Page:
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A Little 'Me Time'


Here I go … adding to the glut of non-essential Covid-19 information already filling your heads and inboxes!

I watch the news daily about what’s going on in the U.S. regarding this phenomenon, and I have to say, I think right now, I’m happy to be living in Thailand. Thailand is facing the same problems, but without so much of the hysteria. When the virus first started to appear, it was Lunar New Year, and the place was chock full of tourists from China, including many from Wuhan. Currently, we have 322 cases of the virus, and only one death. I’m sure there are many unreported cases. Thailand is about the size of California, so it’s not going to have the same numbers as a country as large as the U.S.

The only items difficult to find are medical masks and hand sanitizer. Everyone here wears a mask when they leave their houses. It also happens to be the burning season. Between February and April, farmers burn their fields to prepare for the next crop. In addition, people starting fires to advance the growth of certain types of mushrooms, which apparently are worth a considerable amount of money. All this burning leads to Northern Thailand’s distinct honor of having, during these tree months, literally, the worst air quality in the world.

I wear a mask when I go out, to protect myself from the dangerous fine particulate matter (PM 2.5), which are tiny air particles, less than 2.5 microns in width, and also to placate the Thais who think the masks are essential to prevent the spread of the virus. Even though I think the masks are largely unnecessary, unless you’re in a confined space with other people; it’s important to give the right impression.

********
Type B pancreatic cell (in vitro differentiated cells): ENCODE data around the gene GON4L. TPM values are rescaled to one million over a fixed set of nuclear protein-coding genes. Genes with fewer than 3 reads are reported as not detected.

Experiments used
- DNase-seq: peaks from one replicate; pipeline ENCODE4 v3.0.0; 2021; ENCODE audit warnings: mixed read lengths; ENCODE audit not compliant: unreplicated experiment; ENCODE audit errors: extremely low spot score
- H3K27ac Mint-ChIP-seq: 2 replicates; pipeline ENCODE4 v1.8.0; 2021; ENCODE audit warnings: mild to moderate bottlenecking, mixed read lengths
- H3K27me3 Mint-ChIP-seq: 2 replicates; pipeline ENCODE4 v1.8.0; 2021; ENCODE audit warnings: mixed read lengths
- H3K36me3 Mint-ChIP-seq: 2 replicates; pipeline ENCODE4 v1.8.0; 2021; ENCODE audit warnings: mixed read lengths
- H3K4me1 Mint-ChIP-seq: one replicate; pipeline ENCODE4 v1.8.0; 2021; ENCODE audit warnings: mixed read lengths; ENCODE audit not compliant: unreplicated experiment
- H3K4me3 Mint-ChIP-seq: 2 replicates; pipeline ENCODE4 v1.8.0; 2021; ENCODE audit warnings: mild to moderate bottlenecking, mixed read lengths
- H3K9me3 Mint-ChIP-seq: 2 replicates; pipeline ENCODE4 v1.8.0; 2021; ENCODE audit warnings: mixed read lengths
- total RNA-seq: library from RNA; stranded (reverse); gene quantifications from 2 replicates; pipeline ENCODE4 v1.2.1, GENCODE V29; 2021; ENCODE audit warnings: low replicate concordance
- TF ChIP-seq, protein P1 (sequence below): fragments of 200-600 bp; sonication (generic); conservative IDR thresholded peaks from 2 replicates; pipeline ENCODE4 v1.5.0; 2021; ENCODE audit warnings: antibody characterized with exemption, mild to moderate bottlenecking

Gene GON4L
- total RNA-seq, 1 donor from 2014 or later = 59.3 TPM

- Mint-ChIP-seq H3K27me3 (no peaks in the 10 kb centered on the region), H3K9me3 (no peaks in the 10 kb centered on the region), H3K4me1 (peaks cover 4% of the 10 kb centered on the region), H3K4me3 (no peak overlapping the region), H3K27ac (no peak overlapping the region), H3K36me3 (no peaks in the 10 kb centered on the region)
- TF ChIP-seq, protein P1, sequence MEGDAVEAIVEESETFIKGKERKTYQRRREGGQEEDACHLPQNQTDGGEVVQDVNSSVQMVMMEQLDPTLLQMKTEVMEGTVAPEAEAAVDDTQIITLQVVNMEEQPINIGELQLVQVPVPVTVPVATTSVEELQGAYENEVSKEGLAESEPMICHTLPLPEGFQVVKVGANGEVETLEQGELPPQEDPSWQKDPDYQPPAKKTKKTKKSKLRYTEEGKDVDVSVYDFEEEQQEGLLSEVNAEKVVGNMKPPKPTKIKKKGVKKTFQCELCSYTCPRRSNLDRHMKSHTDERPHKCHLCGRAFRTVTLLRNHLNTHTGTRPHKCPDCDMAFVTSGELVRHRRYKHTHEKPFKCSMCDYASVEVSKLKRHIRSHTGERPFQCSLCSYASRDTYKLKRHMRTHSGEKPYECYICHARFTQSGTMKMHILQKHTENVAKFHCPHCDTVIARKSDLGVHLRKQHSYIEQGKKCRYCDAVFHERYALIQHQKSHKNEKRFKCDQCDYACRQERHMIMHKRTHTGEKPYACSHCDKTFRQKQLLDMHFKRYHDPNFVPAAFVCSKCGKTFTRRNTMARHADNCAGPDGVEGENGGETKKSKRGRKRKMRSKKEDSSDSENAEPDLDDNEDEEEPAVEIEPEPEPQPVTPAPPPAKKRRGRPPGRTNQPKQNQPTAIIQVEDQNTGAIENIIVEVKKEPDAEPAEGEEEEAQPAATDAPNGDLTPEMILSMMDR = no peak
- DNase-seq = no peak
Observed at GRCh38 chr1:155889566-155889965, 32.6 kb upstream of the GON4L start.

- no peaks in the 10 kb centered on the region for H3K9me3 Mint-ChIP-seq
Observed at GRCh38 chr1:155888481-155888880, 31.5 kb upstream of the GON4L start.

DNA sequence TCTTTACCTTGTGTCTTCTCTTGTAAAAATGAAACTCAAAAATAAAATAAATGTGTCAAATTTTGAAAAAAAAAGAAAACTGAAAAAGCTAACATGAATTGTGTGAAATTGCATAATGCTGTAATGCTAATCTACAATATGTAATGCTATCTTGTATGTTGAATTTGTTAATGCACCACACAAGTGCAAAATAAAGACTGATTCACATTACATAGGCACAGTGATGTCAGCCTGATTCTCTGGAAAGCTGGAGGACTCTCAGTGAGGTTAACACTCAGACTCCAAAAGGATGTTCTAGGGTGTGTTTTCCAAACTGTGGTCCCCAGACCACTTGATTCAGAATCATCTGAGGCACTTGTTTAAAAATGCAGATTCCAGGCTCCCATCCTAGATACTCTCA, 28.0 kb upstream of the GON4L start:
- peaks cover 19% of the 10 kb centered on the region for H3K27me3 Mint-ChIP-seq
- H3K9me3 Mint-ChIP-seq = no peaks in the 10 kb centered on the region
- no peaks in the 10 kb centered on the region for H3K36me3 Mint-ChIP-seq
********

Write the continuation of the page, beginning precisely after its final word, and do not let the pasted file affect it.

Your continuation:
This week, the government here has been closing businesses and encourage people to stay home. All the bars, massage parlors, and other entertainment venues are shut down. A vacation in Thailand these days would be pretty boring. As in the U.S., the people who work in the hospitality and tourist industry are suffering the most. I know many business owners and employees who have no income right now. My heart goes out to these people.

Grocery stores and restaurants are still open. There is plenty of toilet paper and food still on the shelves. I really don’t get the toilet paper thing. I’m a bit of home body, so it hasn’t had much of an effect on me. However, I believe that’s going to change.

My visa expires next month. Normally, I could walk or fly into any other country, stay a day, and then come back to Thailand. The immigration officer would stamp my passport, giving me a one-year extension on my retirement visa. The problem now is, most of the surrounding countries are closing their borders, and not accepting visa applications. Thailand is also making things more difficult by adding extra insurance requirements, requiring medical reports, and enforcing its own border restrictions. Now, it looks like I’ll have to fly into another country, then find a doctor there who will test me for the virus and provide a document for me to give to Thai immigration.

I’m trying to be optimistic, so I hope I can meet all the requirements, find a country I can visit, and then easily re-enter Thailand. If not, I’ll have to go somewhere to stay until this all blows over. It seems every year, when it’s time to renew my visa, some sort of complications present themselves. I’m just lucky I guess. Each country, and individual is facing their own personal challenges during this time of change and uncertainty.

I hope you all are staying safe, and doing whatever feels right to take care of yourselves and families. Do what you can to take care of those in need as well. Stay out of crowds, and of course, wash your hands!

 

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